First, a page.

Bolts Have Identities Too

Did
you know bolts have their own identity? If you’ve looked at any bolt
before you have maybe noticed a stamp on the head.  If you have wondered
what it is this short article will give you an explanation on why many
bolts have stamps on them.

BOLT HEAD NOMENCLATURE

Why should you care about the stamp on the head of the bolt?

By Mark Zimmerman Photography by Mark Zimmerman October 5, 2016


determining the meaning of bolt head numbers

Many, but not all bolts,
are stamped with either a number (metric bolts) or a series of lines
(fractional or “American” bolts) indicating their minimum strength or,
more technically, their property class. Besides, the head markings’ most
reputable manufacturers also stamp their trademark in the bolt head so
that it is readily identifiable and traceable. Why aren’t all bolts
stamped? The laws regarding the manufacture of hardware are pretty
vague, and there are lots of ways to get around them. For example,
hardware manufactured to OEM specification isn’t required to be marked.
That’s why there are no indicators stamped into the head of your
swingarm bolt. In another example, if a hardware manufacturer claims his
high zoot chrome plated stuff meets or exceeds a particular OEM
standard and says so in writing, he doesn’t need to actually stamp the
head of a bolt.

So
why should you care what’s stamped on the head of a bolt? Two reasons;
first if you need to replace a bolt you certainly don’t want to
substitute one that’s weaker than the one you’re replacing. Second, if
you know the property class of a bolt and its diameter, you can
determine the suggested basic torque setting,
even if you don’t have a shop manual handy. Most industrial supply
stores or specialty hardware suppliers will gladly provide a chart that
lists torque settings based on property class, thread pitch and diameter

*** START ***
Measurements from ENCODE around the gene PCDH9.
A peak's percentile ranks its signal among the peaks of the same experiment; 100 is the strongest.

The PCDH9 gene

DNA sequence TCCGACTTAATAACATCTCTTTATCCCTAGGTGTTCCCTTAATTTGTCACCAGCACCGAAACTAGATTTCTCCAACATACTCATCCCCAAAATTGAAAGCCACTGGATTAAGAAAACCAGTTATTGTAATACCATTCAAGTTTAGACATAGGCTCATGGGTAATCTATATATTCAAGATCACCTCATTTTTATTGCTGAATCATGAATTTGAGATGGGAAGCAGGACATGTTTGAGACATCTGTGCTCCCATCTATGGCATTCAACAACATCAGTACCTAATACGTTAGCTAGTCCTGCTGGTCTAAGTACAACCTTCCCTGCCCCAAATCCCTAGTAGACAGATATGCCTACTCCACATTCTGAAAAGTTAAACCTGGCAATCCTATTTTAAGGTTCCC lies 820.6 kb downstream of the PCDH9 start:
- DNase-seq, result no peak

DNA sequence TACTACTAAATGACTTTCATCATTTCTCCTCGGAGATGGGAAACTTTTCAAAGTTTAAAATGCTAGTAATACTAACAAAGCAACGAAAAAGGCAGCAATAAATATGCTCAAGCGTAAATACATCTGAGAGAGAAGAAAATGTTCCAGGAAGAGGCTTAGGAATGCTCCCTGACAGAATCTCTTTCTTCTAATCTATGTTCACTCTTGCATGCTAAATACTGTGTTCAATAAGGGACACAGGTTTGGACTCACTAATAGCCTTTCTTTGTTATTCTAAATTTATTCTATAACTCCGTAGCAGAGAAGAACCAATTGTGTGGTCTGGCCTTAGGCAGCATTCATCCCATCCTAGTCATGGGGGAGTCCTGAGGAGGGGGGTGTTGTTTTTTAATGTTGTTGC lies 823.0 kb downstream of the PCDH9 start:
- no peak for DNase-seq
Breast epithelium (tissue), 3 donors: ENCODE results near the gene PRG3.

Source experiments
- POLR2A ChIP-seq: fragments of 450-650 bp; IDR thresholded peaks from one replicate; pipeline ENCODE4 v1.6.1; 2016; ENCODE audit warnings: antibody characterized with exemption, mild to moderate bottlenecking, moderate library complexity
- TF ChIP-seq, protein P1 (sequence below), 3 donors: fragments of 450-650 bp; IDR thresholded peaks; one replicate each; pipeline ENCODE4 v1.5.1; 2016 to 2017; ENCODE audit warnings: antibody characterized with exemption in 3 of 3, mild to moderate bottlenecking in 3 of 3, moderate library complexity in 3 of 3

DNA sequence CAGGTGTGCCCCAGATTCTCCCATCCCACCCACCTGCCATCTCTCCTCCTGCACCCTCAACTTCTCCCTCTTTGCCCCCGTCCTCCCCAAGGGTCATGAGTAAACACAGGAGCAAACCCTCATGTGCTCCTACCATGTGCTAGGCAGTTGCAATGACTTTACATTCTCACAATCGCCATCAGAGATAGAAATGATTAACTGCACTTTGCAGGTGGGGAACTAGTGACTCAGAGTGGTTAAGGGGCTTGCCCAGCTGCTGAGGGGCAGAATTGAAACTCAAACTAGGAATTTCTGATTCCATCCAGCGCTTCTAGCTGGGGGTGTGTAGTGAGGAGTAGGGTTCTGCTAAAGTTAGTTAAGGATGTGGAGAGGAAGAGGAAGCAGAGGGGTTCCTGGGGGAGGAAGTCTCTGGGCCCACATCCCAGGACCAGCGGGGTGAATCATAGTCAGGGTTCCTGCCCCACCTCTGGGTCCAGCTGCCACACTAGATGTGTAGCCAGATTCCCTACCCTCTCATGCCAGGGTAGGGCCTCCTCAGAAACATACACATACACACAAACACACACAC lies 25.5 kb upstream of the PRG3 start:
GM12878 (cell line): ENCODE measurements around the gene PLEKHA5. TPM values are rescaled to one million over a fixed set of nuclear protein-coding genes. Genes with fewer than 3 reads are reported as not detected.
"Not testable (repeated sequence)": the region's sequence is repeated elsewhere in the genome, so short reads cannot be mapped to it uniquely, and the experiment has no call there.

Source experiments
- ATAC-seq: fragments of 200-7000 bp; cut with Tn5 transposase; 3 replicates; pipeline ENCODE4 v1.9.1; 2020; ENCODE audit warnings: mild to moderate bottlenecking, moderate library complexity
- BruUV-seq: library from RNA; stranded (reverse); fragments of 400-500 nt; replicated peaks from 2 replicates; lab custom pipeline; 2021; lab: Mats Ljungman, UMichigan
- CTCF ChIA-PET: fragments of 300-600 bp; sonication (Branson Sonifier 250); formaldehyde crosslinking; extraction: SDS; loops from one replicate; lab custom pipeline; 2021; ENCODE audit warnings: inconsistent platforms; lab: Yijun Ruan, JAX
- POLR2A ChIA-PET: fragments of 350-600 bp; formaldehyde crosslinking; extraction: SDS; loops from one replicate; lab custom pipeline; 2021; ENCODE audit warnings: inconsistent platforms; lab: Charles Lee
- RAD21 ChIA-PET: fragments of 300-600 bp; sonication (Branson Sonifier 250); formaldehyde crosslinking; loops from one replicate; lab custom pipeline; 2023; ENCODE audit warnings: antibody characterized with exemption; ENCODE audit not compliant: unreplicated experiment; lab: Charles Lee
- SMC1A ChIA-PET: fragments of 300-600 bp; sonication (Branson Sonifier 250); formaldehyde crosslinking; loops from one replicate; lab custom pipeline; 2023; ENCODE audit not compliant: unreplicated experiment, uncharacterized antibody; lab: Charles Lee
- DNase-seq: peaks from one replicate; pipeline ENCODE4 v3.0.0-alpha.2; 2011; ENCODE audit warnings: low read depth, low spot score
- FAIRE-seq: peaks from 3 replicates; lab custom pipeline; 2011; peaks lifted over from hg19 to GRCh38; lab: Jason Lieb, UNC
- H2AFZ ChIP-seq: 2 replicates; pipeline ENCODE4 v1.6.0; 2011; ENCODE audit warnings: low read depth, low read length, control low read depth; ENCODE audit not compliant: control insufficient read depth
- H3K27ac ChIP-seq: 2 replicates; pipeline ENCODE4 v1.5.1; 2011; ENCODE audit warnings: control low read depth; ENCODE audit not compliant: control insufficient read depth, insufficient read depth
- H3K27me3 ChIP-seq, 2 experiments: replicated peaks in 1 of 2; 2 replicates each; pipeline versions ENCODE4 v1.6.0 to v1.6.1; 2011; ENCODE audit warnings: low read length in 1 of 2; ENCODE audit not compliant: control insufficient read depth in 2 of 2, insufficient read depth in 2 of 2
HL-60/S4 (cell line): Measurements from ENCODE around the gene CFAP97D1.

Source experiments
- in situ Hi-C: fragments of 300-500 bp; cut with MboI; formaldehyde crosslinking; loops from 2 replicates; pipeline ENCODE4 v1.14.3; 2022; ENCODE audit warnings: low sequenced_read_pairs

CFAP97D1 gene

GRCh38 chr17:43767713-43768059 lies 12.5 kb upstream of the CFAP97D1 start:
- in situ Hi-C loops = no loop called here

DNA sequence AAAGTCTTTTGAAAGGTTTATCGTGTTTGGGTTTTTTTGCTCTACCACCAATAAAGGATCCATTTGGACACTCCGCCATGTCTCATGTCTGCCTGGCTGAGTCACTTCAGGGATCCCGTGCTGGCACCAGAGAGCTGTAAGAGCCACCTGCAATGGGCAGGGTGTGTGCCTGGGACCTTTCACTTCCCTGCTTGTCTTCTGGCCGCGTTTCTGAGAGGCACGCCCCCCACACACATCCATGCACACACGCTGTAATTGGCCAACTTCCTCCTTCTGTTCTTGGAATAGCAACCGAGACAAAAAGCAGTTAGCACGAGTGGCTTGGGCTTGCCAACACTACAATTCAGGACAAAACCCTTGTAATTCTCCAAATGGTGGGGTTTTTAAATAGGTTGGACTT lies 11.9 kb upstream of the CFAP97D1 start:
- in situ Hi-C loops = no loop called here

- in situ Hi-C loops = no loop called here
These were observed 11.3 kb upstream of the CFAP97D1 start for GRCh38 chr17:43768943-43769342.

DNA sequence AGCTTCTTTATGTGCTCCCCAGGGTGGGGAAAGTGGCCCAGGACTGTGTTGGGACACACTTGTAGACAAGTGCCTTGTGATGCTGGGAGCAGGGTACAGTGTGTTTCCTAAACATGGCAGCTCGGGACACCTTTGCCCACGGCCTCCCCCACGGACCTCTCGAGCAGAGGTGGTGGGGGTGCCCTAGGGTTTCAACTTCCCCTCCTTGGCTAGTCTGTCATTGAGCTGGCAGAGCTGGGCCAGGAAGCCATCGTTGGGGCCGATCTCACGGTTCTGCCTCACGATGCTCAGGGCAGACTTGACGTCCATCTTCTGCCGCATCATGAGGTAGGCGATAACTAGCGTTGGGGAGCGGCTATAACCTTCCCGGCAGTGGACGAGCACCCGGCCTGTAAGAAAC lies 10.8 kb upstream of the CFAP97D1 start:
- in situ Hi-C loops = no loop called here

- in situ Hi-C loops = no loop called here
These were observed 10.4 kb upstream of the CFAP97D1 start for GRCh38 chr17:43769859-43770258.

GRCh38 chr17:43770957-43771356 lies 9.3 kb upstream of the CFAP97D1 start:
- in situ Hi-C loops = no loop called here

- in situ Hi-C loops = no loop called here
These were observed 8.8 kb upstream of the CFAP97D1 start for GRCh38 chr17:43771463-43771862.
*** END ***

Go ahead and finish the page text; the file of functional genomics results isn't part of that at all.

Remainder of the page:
for a wide range of bolts. For instance, 8mm bolts with a 1.25 thread
pitch are normally available in property class ranges from 8.8 to 12.9.
The higher the number, the stronger the bolt. Depending on their
property class, 8mm bolts can be safely torqued from 19 foot-pounds to
37 foot-pounds. Torque an 8.8 bolt to 37 foot-pounds though, and you’ll
end up with two halves of a bolt, or one that’s so overstressed it may
as well be broken.

By
the same token, replacing a bolt marked 12.9 with an 8.8 bolt is a
recipe for disaster. The softer 8.8 bolt just isn’t strong enough to
cope with the loads born by the 12.9. Going the other way, replacing a
low grade bolt with a stronger one is generally acceptable although
there are times when a soft bolt is used to cope with certain types of
loads that would shear a harder one.

Now
that you have a basic understanding of bolt head markings there is no
excuse for installing the wrong bolt just “because it fits.” If the bolt
you’d like to replace isn’t marked, or you can’t find one identical to
it, you’ll need a service or parts manual to determine the grade. But if
you do know the property class, replacement is only as far away as your
nearest hardware store.

Read the full article here: http://www.motorcyclecruiser.com/bolt-head-nomenclature

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